The Situation in Gaza
By Juan Cole
June 19, 2007
I have been traveling and not able to spend as much time as usual
scanning the news, but of course have followed the events in Palestine
It is to be expected that a lot of comment in the United States on
these events will be rife with racist attitudes and polemical
dismissals. The Palestinians have long been demonized by the Western
media, apparently for not going along quietly with their expulsion
from their homes, the large scale theft of their land, and their
reduction to an almost slave-like status of statelessness.
Palestinians are not intrinsically more violent than anyone else, not
essentially less able to administer or govern than anyone else. Few
countries have not had civil wars or at least major civil conflicts.
The question should be not "Why are Palestinians like that?"-- which
is a racist question-- but what social and economic factors are
driving the present conflict?
Why is it that so little analysis is offered of why things have
developed as they have? Isn't anyone interested in the important
differences between Gaza's economy and that of the West Bank? Gaza is
much poorer and much more isolated from the world. Is it any big
surprise that its population is more radicalized and might be drawn
into supporting Hamas?
The Gazan population is being thrown into more misery by an Israeli
blockade of electricity, fuel and even food. (Israeli Prime Minister
Ehud Olmert says that it will be a humanitarian blockade; if you
believe that, I have a bridge over the River Jordan you can purchase
inexpensively from me). UNRWA is warning against the blockade. With an
unemployment rate of 50% and widespread malnutrition, caused by the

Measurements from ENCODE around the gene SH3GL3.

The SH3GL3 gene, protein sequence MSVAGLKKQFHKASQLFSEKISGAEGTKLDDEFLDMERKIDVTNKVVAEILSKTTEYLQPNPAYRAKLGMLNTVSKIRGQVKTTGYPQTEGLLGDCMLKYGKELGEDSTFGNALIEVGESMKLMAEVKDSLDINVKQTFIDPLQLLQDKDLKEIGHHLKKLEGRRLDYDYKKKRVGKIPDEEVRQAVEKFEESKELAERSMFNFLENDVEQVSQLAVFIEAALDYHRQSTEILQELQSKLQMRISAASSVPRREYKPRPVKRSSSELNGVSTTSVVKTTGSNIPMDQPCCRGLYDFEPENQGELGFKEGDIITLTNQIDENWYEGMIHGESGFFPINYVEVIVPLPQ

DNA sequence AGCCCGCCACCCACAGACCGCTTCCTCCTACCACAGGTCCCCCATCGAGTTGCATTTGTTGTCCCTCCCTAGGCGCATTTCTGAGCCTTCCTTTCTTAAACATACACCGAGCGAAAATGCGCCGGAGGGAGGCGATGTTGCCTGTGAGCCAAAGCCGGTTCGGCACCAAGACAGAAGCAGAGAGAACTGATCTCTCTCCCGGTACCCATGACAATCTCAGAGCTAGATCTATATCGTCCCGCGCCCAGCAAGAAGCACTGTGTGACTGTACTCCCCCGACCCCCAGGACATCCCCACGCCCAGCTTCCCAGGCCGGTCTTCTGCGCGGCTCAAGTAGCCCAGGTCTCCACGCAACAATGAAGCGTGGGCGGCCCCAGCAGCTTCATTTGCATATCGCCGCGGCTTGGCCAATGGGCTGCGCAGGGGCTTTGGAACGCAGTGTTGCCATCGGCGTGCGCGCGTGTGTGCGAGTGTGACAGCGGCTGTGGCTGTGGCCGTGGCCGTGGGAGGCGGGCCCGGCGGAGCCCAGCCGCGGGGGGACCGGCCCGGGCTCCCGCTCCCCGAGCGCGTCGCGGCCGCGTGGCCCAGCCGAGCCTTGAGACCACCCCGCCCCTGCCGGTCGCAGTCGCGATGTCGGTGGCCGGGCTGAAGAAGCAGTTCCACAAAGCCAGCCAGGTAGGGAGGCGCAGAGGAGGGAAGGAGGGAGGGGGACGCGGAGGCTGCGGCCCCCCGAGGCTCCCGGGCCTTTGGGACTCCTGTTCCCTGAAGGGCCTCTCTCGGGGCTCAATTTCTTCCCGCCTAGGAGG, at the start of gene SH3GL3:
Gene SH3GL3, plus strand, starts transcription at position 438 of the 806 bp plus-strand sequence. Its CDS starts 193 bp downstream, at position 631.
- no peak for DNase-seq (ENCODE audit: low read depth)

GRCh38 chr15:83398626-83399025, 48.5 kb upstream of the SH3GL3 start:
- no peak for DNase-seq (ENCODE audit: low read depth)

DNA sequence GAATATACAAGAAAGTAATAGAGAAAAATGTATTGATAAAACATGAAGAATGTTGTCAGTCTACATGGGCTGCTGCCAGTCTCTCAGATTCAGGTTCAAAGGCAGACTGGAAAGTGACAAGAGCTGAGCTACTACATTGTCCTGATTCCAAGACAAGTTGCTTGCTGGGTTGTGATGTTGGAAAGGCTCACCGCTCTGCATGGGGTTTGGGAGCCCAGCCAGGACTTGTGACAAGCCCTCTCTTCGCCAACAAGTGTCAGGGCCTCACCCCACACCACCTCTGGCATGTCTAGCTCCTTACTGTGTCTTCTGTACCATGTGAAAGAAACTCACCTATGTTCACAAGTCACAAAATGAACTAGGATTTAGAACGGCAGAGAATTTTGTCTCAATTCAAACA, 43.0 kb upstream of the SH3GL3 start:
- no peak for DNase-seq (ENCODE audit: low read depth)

ordinary everyday Israeli pressure on Gaza, the territory's population
can't take much more extra deprivation without an immense human toll
It seems obvious that Hamas will be overthrown in Gaza, jointly by
Mahmud Abbas, Israel and the United States. But it seems unlikely that
Mahmud Abbas will gain any genuine authority there if that is how he
comes to power. And, the events of the past few days have driven a
nail into the coffin of Bush's "democratization" program for the
"Greater Middle East." The Haniyah Hamas government had come to power
in free and fair elections, but was immediately boycotted, starved of
resources, and actually often simply kidnapped by the Israelis; and is
now being put out of office in a kind of coup. The people of the Arab
world are not blind or stupid. If this is what the "Greater Middle
East" looks like, it will too closely resemble, for their taste, the
colonial 19th century, When Europeans dictated government to Middle
If Bush and the Israelis couldn't live with a Hamas electoral victory,
they should have exluded Hamas from running a year and a half ago. The
Egyptians don't let explicitly religious parties contest elections,
and a similar rule could have been made in Palestine. Holding an
election, having people win it with whom you won't deal, and then
overturning the election with militias, is a recipe for violence and
instability. That's what happened in Algeria in the early 1990s, and
it caused untold suffering.
The Israelis may be sighing a sigh of relief that the Palestinians are
busy fighting one another for the moment. But what has happened is not
good for Israel in the medium to long term, since I suspect it signals
the end of the possibility of a viable Palestinian state. And, if you
don't have a two-state solution, ultimately the likelihood is that
Israel will be stuck with the Palestinians as citizens. The world is
not going to look the other way forever as they are kept stateless,
poor, landless and hungry.
Juan Cole is President of the Global Americana Institute
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